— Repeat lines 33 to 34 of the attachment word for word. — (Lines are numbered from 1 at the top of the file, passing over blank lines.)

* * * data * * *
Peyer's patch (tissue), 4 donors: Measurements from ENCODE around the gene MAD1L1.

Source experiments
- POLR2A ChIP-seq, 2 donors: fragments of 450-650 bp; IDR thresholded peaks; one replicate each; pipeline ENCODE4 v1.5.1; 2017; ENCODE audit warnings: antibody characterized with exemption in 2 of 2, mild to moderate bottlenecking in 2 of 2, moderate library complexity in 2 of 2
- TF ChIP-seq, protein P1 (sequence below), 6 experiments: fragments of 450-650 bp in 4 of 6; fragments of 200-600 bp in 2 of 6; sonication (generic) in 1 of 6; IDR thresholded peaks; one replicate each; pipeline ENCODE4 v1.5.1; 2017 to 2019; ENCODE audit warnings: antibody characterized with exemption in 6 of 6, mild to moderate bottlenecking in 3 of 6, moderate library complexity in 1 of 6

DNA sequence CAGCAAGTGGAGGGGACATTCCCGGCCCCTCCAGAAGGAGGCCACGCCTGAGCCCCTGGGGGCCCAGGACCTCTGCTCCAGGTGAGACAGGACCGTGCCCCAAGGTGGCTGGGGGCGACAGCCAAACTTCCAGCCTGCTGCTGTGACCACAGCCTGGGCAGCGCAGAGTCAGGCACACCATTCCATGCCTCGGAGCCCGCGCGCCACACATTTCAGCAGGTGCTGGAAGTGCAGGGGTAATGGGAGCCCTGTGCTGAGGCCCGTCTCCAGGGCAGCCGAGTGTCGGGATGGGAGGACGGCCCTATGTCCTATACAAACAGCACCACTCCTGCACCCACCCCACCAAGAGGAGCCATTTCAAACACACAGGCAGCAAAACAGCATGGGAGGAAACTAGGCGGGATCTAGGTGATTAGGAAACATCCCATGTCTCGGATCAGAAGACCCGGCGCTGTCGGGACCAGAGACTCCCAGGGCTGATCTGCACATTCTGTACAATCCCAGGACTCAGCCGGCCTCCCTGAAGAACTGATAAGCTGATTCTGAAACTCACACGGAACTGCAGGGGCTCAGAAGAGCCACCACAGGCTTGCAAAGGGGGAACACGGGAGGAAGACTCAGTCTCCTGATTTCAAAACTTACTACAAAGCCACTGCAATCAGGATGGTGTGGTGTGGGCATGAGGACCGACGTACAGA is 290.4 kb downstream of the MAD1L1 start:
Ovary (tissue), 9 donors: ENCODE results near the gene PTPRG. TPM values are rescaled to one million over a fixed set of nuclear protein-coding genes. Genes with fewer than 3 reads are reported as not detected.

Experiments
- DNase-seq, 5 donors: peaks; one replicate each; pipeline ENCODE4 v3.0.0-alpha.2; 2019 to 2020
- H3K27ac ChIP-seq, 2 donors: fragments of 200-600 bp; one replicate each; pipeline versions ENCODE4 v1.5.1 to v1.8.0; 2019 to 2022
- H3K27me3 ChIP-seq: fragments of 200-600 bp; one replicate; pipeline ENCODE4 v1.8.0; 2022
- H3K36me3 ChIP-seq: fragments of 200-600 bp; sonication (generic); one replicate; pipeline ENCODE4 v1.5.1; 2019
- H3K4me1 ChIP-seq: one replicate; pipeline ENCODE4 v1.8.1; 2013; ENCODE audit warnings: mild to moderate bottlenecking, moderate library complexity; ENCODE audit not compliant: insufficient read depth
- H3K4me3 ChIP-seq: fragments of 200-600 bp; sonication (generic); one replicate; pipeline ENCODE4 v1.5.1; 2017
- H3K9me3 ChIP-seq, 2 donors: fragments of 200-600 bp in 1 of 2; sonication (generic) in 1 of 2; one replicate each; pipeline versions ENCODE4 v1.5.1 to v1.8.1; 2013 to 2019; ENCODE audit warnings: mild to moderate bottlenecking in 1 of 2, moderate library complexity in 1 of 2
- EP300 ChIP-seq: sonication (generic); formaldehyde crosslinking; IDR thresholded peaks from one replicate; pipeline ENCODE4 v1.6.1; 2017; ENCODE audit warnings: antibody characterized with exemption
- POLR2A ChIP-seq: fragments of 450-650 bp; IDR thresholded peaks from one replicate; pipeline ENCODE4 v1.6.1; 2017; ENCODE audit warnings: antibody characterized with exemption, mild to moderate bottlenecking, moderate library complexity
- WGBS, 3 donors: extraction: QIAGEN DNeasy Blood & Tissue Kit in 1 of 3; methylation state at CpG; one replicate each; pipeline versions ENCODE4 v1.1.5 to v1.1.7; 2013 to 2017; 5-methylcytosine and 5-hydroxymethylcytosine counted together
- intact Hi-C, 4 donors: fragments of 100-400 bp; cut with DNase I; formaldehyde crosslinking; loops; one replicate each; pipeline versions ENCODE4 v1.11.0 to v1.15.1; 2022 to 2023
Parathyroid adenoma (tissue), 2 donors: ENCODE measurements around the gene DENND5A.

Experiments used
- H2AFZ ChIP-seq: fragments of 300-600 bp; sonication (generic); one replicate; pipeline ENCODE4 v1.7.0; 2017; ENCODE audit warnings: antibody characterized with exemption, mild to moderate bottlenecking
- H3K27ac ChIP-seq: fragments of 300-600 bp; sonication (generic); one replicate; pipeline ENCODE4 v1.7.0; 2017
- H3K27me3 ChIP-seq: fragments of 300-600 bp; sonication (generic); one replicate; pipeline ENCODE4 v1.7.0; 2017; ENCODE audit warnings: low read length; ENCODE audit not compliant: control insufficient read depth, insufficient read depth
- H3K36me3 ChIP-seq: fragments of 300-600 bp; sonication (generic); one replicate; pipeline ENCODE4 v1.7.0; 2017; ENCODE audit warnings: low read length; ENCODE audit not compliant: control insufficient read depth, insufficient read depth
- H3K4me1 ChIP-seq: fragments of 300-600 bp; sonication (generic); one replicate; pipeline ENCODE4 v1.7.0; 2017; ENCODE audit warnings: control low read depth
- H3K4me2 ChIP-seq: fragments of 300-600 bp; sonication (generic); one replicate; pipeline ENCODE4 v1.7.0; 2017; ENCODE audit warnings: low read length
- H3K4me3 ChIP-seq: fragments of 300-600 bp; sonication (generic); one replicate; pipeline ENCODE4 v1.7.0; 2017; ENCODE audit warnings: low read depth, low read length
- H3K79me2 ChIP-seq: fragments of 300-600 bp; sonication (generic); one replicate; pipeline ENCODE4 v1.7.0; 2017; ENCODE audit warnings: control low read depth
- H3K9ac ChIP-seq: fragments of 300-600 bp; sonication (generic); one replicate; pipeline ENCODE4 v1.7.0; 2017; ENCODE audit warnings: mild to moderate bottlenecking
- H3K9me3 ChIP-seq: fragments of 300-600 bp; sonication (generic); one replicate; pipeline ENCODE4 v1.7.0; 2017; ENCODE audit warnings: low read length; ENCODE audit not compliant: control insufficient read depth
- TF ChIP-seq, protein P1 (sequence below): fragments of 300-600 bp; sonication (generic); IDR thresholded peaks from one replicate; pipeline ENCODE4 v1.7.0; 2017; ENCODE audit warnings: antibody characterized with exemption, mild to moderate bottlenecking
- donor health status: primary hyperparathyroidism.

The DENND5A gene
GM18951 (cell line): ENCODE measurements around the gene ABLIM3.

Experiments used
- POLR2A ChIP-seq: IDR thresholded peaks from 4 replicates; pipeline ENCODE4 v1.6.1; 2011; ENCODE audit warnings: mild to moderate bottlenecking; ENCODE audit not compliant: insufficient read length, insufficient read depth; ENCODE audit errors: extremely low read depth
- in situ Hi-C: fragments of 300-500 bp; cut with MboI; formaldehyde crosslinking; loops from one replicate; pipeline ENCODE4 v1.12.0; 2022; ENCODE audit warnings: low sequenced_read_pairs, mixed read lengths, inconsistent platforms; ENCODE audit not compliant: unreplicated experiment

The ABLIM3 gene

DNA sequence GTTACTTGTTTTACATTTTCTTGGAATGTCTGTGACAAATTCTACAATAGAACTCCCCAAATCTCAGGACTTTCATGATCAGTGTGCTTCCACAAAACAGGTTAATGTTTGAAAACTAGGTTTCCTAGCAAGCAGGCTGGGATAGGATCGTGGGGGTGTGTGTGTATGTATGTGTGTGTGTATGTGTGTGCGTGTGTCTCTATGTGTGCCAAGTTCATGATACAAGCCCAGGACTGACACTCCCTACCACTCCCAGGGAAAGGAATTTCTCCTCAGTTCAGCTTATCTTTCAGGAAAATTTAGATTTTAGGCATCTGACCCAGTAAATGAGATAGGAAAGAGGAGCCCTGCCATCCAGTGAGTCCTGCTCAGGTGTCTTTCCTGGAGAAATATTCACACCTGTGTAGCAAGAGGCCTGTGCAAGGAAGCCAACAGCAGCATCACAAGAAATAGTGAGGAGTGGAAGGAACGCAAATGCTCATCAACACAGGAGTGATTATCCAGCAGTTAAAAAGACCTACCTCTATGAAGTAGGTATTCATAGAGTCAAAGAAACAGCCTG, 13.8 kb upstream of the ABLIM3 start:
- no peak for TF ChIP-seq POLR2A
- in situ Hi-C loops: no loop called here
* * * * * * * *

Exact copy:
The DENND5A gene
GM18951 (cell line): ENCODE measurements around the gene ABLIM3.